Philip and Andrew Diprose began The Ride Journal 2008 to offer something broader on the joys of cycling beyond race news, continental col pieces and pro interviews. With very high standards, and packing in over 50 stories, photo stories and illustrations per issue, the brothers have just bought out issue 8, and it’s another cracker.
Please don’t be put off by the word ‘journal’. I bought a copy of issue 7 last summer expecting the kind of precious publication fit for only the finest pedal powered intellectuals, up there in the Olympus mists of cycling journalism with a personal locker at Herne Hill.
To be honest with you, it is precious, but in the most positive sense of the word. The Ride Journal is a piece of craft; a beautifully delivered set of first person narrative personal stories which cover every aspect of what it might mean to ride a bike. Don’t worry, there isn’t space for over blown post-Krabbe writing. There are no pompous tales of ‘epic’ derring do’s and don’ts from weekend warriors, no prosaic interviews with pros, no Hemingway arabesques on following a Grand Tour or tedious tales of cat 4 racing triumphs. The editor Philip Diprose dryly sums up his own efforts in an editorial: “I’ve resigned myself to the fact that the mid-pack won’t fill itself and faster riders need others to make them look good.” He sounds like my kind of rider.
The Ride Journal offers first person stories: personal reflections from people whose lives orbit the time spent on the bike and the meaning of that commitment for them. The stories are short, generally one to a page, but the content is edited to a fine richness and each story is accompanied by a beautiful and often wall worthy illustration.
The pieces are from all over the place - Australia, France, Germany but predominately from the USA and UK - and cover all aspects of cycling: road, mountain biking, BMX, track, commuting, and just hanging out on the bike for the thrill of it. As Philip explains the craft is making sure each issue has a diverse collection as possible.
“We find pieces from all manner of sources, people contacting us with tip offs, finished pieces arriving out of the blue, events we hear about that are coming up and could be worth investigating. I’ve long since given up trying to think of all of the strange, emotive, touching, motivating ideas that could be going on. There are millions. Everyone has a story to tell, its just trying to make sure people know we are here and also that we keep our eyes and ears open to ideas.”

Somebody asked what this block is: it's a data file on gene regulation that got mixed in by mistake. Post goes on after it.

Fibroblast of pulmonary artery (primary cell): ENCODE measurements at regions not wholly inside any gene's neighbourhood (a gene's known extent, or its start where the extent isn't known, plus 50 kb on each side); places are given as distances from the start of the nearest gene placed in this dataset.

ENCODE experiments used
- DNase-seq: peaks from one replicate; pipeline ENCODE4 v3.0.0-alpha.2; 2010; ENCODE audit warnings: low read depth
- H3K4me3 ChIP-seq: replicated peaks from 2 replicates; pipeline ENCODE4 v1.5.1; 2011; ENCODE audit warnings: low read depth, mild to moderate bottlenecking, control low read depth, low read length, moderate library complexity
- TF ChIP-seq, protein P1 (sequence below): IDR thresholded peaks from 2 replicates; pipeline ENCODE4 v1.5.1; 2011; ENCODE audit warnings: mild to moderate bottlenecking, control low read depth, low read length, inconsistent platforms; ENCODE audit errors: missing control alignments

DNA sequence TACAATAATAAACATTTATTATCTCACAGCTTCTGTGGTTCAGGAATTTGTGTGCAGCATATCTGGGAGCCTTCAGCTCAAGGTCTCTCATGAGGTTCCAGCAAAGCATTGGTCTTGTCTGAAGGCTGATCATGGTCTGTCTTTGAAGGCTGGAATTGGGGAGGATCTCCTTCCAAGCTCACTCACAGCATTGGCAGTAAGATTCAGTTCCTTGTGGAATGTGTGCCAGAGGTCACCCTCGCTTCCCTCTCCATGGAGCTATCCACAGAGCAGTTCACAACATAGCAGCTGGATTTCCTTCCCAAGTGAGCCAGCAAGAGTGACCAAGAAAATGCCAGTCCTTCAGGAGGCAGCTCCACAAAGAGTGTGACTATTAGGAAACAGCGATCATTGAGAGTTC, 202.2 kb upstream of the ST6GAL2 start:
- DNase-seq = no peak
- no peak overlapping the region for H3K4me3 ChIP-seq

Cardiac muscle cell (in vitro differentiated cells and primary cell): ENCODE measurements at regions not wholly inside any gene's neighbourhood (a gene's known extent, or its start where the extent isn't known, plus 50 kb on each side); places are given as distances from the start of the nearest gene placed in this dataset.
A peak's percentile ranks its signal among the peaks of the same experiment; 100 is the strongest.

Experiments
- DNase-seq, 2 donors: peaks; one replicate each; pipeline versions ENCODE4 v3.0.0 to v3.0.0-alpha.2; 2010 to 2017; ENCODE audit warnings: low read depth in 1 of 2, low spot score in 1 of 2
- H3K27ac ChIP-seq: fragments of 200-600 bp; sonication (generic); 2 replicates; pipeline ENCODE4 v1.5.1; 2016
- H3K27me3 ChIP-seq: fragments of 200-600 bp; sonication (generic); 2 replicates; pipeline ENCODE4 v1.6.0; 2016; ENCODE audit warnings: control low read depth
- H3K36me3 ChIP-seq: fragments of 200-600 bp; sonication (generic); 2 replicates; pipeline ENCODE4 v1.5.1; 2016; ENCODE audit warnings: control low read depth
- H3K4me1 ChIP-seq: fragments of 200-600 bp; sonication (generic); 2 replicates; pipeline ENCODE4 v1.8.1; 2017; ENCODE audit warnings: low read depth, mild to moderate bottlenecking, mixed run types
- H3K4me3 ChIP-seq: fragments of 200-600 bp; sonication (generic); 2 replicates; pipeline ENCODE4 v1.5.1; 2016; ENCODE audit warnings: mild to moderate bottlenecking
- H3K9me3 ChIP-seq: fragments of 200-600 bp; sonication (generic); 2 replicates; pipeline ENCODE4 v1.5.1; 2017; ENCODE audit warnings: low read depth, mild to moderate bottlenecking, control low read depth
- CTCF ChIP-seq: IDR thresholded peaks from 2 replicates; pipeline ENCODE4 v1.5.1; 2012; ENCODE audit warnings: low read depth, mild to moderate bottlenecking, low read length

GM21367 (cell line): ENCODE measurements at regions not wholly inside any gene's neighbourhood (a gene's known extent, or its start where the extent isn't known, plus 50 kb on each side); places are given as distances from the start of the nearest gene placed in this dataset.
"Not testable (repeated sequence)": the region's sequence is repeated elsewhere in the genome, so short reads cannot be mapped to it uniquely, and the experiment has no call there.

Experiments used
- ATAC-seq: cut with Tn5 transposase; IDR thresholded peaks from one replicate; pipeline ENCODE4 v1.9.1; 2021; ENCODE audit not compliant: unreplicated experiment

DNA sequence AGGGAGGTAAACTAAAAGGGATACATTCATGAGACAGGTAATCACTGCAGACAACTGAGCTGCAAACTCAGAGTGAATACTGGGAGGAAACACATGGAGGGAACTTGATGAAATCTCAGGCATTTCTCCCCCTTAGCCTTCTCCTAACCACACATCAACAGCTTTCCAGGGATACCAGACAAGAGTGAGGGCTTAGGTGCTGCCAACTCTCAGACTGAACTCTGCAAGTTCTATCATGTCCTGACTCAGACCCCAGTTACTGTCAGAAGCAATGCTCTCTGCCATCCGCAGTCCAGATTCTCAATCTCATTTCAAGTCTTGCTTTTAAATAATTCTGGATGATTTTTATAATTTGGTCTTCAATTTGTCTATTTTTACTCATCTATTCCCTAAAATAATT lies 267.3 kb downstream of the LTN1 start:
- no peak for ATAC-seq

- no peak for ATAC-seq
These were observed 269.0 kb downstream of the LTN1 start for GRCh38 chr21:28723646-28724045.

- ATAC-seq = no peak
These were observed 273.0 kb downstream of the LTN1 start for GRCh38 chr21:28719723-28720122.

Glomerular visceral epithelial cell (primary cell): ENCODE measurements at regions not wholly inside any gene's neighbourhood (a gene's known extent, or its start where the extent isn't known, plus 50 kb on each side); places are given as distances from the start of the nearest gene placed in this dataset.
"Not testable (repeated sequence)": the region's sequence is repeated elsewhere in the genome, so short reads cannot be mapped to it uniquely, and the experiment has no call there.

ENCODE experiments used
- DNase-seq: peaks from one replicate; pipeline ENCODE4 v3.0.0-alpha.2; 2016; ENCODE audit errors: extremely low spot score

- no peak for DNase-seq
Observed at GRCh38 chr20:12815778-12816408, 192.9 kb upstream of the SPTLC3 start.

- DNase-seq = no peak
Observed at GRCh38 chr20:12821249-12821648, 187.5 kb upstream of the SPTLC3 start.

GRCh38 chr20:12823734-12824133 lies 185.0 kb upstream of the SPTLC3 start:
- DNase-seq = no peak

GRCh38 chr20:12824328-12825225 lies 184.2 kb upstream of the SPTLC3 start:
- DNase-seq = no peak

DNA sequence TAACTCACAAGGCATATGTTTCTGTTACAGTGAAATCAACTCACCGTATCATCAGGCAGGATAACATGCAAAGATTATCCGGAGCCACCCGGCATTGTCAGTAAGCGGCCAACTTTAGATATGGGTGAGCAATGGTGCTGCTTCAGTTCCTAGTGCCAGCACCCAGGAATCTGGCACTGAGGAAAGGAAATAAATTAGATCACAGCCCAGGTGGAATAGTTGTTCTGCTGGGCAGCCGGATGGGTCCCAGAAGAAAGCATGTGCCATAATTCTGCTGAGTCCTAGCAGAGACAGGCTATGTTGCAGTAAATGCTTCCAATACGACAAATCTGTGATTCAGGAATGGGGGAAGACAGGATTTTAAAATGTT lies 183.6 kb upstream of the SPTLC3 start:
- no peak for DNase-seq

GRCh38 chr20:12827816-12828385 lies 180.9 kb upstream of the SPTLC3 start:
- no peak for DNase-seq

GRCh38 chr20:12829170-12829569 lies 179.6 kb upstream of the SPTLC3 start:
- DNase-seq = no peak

It’s difficult to describe the diversity and quality of a typical issue of The Ride Journal. I’ve read three now and each one has taken weeks of dipping in and out of before I’ve done it justice. Many of the stories linger in the mind. I’ve found myself repeating snippets of some of them to people, unable to remember where I’d read them, and realised upon re-reading that I was quoting a Ride Journal piece.
It would take too much space to list all that’s on offer in a typical 200-page issue but here’s just a small taste of the past two issues. Issue 7 had pieces from Mark Webber, the Formula One driver who took up road riding in a big way. In ‘Human’ Bradley Wiggins reflected on what he’s achieved. Dan Craven wrote of riding the London Olympics for Namibia. Jens Voigt, in a fantastic and very honest piece, admitted how he really feels chasing young buckos down descents at 50mph with the end of his career so close and a wife and kids at home.